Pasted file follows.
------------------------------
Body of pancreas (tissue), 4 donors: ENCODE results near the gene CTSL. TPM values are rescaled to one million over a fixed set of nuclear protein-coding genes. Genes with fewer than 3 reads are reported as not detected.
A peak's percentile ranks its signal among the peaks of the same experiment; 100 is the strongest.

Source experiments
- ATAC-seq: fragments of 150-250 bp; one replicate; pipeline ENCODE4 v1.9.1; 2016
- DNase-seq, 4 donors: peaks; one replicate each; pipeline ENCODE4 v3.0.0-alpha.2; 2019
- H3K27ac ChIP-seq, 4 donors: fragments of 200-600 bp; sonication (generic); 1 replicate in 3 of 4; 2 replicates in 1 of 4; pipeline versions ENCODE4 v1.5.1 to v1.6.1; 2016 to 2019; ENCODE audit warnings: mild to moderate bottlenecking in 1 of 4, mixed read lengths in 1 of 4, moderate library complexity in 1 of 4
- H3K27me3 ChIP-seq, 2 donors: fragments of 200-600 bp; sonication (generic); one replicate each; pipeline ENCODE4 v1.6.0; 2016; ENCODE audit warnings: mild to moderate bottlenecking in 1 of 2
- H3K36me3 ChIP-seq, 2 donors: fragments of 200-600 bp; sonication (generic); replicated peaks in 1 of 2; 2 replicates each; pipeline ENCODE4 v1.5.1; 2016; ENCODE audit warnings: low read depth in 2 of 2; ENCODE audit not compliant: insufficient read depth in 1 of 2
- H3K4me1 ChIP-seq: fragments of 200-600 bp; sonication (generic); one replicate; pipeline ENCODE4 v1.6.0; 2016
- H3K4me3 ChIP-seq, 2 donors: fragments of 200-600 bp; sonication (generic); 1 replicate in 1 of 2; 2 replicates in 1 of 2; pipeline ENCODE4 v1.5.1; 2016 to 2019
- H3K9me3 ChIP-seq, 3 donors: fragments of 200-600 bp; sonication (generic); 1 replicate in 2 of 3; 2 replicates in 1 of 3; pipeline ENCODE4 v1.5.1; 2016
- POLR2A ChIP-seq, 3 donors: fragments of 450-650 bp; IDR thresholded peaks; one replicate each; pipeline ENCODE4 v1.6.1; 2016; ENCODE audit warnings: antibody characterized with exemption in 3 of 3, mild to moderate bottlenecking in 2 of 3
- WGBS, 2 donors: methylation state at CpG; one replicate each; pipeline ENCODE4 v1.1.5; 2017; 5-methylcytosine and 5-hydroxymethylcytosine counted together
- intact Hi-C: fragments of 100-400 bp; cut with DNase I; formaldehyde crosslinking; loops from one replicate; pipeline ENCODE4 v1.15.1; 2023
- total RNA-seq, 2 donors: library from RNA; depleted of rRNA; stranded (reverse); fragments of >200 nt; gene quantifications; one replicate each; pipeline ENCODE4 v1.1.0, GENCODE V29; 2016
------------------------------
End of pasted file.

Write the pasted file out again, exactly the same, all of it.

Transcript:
Body of pancreas (tissue), 4 donors: ENCODE results near the gene CTSL. TPM values are rescaled to one million over a fixed set of nuclear protein-coding genes. Genes with fewer than 3 reads are reported as not detected.
A peak's percentile ranks its signal among the peaks of the same experiment; 100 is the strongest.

Source experiments
- ATAC-seq: fragments of 150-250 bp; one replicate; pipeline ENCODE4 v1.9.1; 2016
- DNase-seq, 4 donors: peaks; one replicate each; pipeline ENCODE4 v3.0.0-alpha.2; 2019
- H3K27ac ChIP-seq, 4 donors: fragments of 200-600 bp; sonication (generic); 1 replicate in 3 of 4; 2 replicates in 1 of 4; pipeline versions ENCODE4 v1.5.1 to v1.6.1; 2016 to 2019; ENCODE audit warnings: mild to moderate bottlenecking in 1 of 4, mixed read lengths in 1 of 4, moderate library complexity in 1 of 4
- H3K27me3 ChIP-seq, 2 donors: fragments of 200-600 bp; sonication (generic); one replicate each; pipeline ENCODE4 v1.6.0; 2016; ENCODE audit warnings: mild to moderate bottlenecking in 1 of 2
- H3K36me3 ChIP-seq, 2 donors: fragments of 200-600 bp; sonication (generic); replicated peaks in 1 of 2; 2 replicates each; pipeline ENCODE4 v1.5.1; 2016; ENCODE audit warnings: low read depth in 2 of 2; ENCODE audit not compliant: insufficient read depth in 1 of 2
- H3K4me1 ChIP-seq: fragments of 200-600 bp; sonication (generic); one replicate; pipeline ENCODE4 v1.6.0; 2016
- H3K4me3 ChIP-seq, 2 donors: fragments of 200-600 bp; sonication (generic); 1 replicate in 1 of 2; 2 replicates in 1 of 2; pipeline ENCODE4 v1.5.1; 2016 to 2019
- H3K9me3 ChIP-seq, 3 donors: fragments of 200-600 bp; sonication (generic); 1 replicate in 2 of 3; 2 replicates in 1 of 3; pipeline ENCODE4 v1.5.1; 2016
- POLR2A ChIP-seq, 3 donors: fragments of 450-650 bp; IDR thresholded peaks; one replicate each; pipeline ENCODE4 v1.6.1; 2016; ENCODE audit warnings: antibody characterized with exemption in 3 of 3, mild to moderate bottlenecking in 2 of 3
- WGBS, 2 donors: methylation state at CpG; one replicate each; pipeline ENCODE4 v1.1.5; 2017; 5-methylcytosine and 5-hydroxymethylcytosine counted together
- intact Hi-C: fragments of 100-400 bp; cut with DNase I; formaldehyde crosslinking; loops from one replicate; pipeline ENCODE4 v1.15.1; 2023
- total RNA-seq, 2 donors: library from RNA; depleted of rRNA; stranded (reverse); fragments of >200 nt; gene quantifications; one replicate each; pipeline ENCODE4 v1.1.0, GENCODE V29; 2016